Does your child have Asperger’s Syndrome or similar traits?
Are you wondering if homeschooling would be a good option?
I’ve never met a child with Aspergers Syndrome that didn’t flourish when homeschooled! Let’s see why!
Children with Aspergers Syndrome can be intelligent, articulate, and delightful, but display symptoms of difficulties. I find them to be delightful individuals with areas of keen interest and ability.
While bright and talkative, a child with Aspergers Syndrome doesn’t interact in a socially typical way. The child’s difficulties can bring challenges to his ability to learn in a traditional school environment. However, through homeschooling, a child with Aspergers Syndrome can find social acceptance and even admiration for his keen knowledge in areas of interest. Homeschooling can save your child from bullying he may receive in a traditional school.
Let’s look a bit more deeply into Aspergers Syndrome and how homeschooling can help:
Yale University’s Developmental Disabilities Clinic says, “In DSM-IV, the individual’s history must show “a lack of any clinically significant general delay” in language acquisition, cognitive development and adaptive behavior (other than in social interaction). This contrasts with typical developmental accounts of autistic children who show marked deficits and deviance in these areas prior to the age of 3 years.” and says:
Kids with High Functioning Autism (the end of the spectrum where Aspergers Syndrome resides) demonstrate:
1. paucity of empathy;
2. naive, inappropriate, one-sided social interaction, little ability to form friendships and consequent social isolation;
3. pedantic and monotonic speech;
4. poor nonverbal communication;
5. intense absorption in circumscribed topics such as the weather, facts about TV stations, railway tables or maps, which are learned in rote fashion and reflect poor understanding, conveying the impression of eccentricity; and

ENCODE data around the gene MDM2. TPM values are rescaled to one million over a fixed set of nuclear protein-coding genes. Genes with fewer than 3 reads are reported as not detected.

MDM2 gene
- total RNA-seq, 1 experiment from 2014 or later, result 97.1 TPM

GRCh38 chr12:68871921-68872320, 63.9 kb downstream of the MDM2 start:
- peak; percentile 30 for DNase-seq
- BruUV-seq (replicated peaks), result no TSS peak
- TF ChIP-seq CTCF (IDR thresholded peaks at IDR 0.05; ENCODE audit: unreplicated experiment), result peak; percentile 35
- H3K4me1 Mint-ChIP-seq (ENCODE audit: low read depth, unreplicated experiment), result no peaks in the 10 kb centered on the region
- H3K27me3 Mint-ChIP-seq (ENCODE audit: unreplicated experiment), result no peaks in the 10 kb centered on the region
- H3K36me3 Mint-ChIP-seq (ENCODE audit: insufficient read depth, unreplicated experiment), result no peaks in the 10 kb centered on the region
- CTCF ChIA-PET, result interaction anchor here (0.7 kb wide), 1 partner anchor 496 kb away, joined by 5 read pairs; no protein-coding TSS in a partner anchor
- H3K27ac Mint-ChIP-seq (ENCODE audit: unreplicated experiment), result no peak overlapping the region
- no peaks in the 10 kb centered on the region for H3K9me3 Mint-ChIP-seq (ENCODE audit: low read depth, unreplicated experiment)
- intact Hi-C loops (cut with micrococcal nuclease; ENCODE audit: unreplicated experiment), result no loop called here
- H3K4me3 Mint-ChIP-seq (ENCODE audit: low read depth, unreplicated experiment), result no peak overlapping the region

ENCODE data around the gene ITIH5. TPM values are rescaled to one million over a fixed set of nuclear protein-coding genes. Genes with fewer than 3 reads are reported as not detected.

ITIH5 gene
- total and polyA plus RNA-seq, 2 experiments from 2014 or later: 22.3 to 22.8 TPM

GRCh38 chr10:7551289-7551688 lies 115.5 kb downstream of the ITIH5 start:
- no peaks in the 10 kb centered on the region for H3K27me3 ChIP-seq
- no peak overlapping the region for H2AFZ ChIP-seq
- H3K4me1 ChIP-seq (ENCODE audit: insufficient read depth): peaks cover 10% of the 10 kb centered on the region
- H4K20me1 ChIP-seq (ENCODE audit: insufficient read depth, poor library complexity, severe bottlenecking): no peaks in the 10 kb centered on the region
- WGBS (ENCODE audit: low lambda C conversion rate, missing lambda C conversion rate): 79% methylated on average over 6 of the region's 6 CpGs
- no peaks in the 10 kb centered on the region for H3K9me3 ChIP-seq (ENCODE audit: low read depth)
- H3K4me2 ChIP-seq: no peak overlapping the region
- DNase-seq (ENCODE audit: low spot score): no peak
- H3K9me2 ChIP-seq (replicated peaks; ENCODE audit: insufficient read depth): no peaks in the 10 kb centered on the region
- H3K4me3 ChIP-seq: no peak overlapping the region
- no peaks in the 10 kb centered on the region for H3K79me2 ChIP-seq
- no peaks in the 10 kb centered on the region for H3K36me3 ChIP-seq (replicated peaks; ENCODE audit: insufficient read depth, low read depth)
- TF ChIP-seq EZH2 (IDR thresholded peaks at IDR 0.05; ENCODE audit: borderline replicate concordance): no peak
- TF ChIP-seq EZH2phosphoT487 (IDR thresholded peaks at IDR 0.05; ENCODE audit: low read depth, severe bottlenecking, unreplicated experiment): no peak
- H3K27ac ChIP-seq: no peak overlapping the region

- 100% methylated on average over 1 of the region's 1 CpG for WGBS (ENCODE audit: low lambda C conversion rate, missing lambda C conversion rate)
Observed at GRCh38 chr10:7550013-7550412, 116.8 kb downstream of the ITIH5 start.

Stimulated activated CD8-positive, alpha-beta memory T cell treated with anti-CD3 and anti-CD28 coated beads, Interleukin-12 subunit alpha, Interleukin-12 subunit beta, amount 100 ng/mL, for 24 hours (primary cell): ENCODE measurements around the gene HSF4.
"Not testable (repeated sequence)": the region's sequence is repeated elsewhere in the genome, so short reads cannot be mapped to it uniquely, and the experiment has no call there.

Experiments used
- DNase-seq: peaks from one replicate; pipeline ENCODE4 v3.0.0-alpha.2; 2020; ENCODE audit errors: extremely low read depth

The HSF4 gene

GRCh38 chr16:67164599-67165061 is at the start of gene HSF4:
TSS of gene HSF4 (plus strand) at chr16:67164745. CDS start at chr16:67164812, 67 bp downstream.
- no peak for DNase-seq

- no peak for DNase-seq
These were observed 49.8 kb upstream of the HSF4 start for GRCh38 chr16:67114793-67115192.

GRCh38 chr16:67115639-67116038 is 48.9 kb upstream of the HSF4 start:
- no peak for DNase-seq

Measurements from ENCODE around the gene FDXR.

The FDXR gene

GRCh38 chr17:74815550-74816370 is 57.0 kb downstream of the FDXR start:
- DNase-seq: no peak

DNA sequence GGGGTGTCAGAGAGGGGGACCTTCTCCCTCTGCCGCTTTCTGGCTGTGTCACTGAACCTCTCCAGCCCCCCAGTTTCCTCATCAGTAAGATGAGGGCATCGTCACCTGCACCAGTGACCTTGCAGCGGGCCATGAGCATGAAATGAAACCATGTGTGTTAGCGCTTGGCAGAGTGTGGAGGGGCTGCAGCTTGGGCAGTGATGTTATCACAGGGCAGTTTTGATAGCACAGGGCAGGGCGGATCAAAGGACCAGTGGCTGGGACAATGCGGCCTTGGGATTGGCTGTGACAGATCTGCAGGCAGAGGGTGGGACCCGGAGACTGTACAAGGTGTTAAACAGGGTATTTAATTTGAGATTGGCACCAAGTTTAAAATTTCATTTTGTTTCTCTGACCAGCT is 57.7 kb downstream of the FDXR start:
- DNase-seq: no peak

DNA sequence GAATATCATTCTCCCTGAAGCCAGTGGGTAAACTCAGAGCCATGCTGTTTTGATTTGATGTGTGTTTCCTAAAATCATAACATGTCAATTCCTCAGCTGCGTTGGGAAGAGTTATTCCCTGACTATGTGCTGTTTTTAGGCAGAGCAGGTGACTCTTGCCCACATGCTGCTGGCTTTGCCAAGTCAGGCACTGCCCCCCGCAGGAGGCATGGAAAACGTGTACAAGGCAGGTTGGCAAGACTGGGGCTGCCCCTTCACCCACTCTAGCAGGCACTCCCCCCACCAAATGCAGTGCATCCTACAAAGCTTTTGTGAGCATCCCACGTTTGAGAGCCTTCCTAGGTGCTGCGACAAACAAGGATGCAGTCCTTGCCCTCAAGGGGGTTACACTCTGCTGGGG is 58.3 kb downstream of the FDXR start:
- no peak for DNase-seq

The National Institute of Neurological Disorders and Strokes says, “The most distinguishing symptom of Aspergers Syndrome is a child’s obsessive interest in a single object or topic to the exclusion of any other. Children with Aspergers Syndrome want to know everything about their topic of interest and their conversations with others will be about little else. Their expertise, high level of vocabulary, and formal speech patterns make them seem like little professors.
“Other characteristics of Aspergers Syndrome include repetitive routines or rituals; peculiarities in speech and language; socially and emotionally inappropriate behavior and the inability to interact successfully with peers; problems with non-verbal communication; and clumsy and uncoordinated motor movements.”
“Children with Aspergers Syndrome have trouble reading social cues and recognizing other people’s feelings. They may have strange movements or mannerisms. All of these make it difficult for them to make friends. Problems with motor skills are also common in children with Aspergers Syndrome. They may be late learning to ride a bike or catch a ball, for example. Treatment focuses on the three main symptoms: poor communication skills, obsessive or repetitive routines, and physical clumsiness.”
According to Kids Health, “Aspergers Syndrome is characterized by poor social interactions, obsessions, odd speech patterns, and other peculiar mannerisms. Children with Aspergers Syndrome often have few facial expressions and have difficulty reading the body language of others; they may engage in obsessive routines and may display an unusual sensitivity to sensory stimuli (for example, they may be bothered by a light that no one else notices; they may cover their ears to block out sounds in the environment; or they might prefer to wear clothing made only of a certain material).